Ask a Psychiatrist and Get Answers to Mental Health Questions ASAP
Good morning, and welcome to JA.
It is both inappropriate and unethical to diagnose over the internet. Your son has what could be described as insomnia (initial). It doesn't constitute a mental disorder at all... but he has established some poor sleep habits as the result of a scary nightmare.
What you essentially have to do is retrain your son to sleep in his room. I realize that this sounds rather simplistic - but there's really no need to go delving for stuff that might not (probably isn't) there. Here are several steps you might want to consider:
1. Make the external environment conducive to sleep. This means making certain that over-stimulating things in his room are removed, and under-stimulating or relaxing things are present. Some kids (and adults, actually) really benefit from the simple noise of a fan blowing all night or even a "white noise" machine. Music can be distracting but if he finds it relaxing, great. I would avoid music with lyrics, if at all possible. Your "music making animal" might just fit the bill here.
2. Make the internal environment conducive to sleep. This means making certain that your son sufficiently fatigued when he goes to bed that he'll drift off to sleep and not end up thinking too much instead of sleeping. Several natural ways to assist with sleeping include:
- relaxing foods. I know I sound like gramma, but milk and turkey were recommended to aide in sleep for a reason. Tryptophan is a natural agent that assists with sleep... and is present in both.
- relaxing drinks. No soda or other caffienated beverages afternoon until bedtime. That includes those "energy drinks" as well!
- relaxing at the correct times. Make sure he gets up on-time (not sleeping in) and takes no naps during the day. This will disrupt night-time sleeping.
- relaxing supplements. A non-prescribed dietary supplement to consider might be melatonin to aide in sleep disturbances. This is a naturally occurring substance produced by the body (specifically the pineal gland) and is used to treat some forms of insomnia and circadian rhythm sleep disorders. It is non-addicting and does not disrupt the natural REM cycle. In my experience, a typical dose (3mg) takes effect in roughly 20 minutes and allows natural sleep without grogginess or irritability in the morning. Regular use can restore non-sleepers to routine sleep patterns in a matter of 1-2 weeks, then melatonin can be (but doesn't have to be) discontinued. Please note - I am not certain what, if any, effects melatonin may have in conjunction with other medications... and if your son is on any, he should consult a medical doctor first. Melatonin (at least in the USA) can be purchased over-the-counter at any grocery, drug, or supplement/vitamin store.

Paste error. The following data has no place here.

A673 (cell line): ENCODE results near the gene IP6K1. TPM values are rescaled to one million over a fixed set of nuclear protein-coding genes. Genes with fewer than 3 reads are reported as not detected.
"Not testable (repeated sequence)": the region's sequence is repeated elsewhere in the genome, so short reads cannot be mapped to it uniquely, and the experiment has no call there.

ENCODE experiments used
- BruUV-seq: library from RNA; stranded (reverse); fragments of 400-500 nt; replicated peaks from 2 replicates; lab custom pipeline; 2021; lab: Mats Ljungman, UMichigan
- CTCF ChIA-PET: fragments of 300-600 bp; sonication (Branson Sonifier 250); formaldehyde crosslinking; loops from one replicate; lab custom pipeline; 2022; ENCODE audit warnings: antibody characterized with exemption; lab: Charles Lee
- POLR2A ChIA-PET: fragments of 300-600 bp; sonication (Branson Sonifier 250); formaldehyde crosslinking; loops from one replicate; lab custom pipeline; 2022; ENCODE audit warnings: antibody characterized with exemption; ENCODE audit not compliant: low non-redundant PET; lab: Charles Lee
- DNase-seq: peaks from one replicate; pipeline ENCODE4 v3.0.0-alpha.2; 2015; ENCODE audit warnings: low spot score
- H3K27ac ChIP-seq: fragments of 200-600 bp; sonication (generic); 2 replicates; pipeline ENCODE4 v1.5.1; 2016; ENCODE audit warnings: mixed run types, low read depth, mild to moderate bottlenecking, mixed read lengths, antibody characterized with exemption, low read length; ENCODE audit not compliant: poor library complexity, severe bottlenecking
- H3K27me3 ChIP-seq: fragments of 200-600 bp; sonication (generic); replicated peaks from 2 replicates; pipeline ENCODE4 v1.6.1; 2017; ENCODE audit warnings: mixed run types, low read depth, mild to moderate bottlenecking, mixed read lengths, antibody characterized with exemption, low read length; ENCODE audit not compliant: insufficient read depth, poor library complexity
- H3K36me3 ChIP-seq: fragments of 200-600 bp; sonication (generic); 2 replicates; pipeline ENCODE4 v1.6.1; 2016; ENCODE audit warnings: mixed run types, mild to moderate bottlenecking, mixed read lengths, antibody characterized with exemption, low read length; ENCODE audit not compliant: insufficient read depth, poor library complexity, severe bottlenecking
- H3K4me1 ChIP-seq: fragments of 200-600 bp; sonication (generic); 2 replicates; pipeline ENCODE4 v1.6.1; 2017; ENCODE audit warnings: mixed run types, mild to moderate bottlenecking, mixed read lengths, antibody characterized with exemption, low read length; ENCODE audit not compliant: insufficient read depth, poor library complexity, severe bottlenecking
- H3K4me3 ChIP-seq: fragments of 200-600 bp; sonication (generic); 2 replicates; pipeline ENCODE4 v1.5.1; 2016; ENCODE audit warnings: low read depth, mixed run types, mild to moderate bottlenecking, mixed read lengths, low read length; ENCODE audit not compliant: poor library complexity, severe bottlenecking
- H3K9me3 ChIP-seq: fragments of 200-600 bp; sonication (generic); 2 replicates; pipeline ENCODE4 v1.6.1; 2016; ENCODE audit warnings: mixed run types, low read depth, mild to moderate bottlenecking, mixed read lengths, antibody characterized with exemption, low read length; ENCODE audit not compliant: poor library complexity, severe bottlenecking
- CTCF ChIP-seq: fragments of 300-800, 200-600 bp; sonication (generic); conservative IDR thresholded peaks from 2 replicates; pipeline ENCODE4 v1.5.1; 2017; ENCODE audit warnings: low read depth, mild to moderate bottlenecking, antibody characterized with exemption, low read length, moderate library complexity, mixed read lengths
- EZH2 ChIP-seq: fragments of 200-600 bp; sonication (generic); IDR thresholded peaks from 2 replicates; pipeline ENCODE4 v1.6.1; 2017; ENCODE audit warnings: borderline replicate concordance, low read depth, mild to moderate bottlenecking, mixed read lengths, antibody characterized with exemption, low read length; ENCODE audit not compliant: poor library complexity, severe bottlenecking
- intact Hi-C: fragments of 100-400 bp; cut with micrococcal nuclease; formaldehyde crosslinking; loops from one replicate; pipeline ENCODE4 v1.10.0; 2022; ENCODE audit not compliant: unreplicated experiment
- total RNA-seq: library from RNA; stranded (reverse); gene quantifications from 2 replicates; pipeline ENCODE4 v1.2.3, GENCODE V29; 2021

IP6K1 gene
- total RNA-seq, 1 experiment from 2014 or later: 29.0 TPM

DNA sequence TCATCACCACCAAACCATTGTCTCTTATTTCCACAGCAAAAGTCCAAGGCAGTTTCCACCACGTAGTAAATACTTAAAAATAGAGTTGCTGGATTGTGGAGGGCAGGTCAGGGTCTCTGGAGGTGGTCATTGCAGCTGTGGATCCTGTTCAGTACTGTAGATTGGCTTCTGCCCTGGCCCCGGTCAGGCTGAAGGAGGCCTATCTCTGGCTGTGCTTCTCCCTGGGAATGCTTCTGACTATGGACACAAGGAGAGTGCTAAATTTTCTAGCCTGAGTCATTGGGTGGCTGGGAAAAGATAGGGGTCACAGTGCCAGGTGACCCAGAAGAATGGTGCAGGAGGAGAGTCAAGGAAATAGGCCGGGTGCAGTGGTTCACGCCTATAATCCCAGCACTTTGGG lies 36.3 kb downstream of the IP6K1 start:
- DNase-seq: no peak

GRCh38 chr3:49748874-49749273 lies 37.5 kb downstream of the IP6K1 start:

3. Reinforce the appropriate sleeping behavior. Simply put, you may want to withhold a valuable reward until he displays appropriate sleeping behavior. The "schedule of reinforcement" will depend upon the degree/intensity of his sleeping problems. If it's a relatively mild problem, it could be as simple as...
- On Monday, if you sleep one night through in your room, you'll get <REWARD> on Tuesday for 30 minutes.
- Once he's successful on one day, raise it to two. So, if you sleep on Tuesday and Wednesday night through in your room, you'll get <REWARD> on Thursday for an hour. if no success, drop back to one, etc.
- If he's made it up to three nights in a row, you've probably got the problem licked! Thursday, Friday, and Saturday nights=2 hours of <REWARD> on Sunday. Then you can move up to week long intervals until you feel the new habit has been established.
If the problem is more difficult, then you might need to break it into half-night increments. I would avoid using this option from the outset - because it establishes the belief (in him and in you) that he won't be able to make it. Remember - NO <REWARD> (whatever you all select) until he's following the prescribed schedule. (If he gets the reward for doing nothing, he won't do the task. If we got a paycheck for not showing up to work, would we go?)
I appreciate your care and concern for your son, but I don't think we're dealing with any deeply internal emotional issues here - we've just gotten into a bad sleeping pattern. Establishing good "sleep hygiene" will go a long way toward getting him to your goal. If, after you have tried all three of these suggestions for about a month, the problem still persists - then you may want to consider consulting with his pediatrician and/or a licensed mental health professional for further advice.
I hope this was helpful. Although this is an inconvenient problem right now - just wait five years - when he starts asking to borrow the car! (Humor is also a good idea to help keep the mood light. This doesn't have to be a scary assignment... make it a fun challenge and something cool that will earn him <REWARD> time!)
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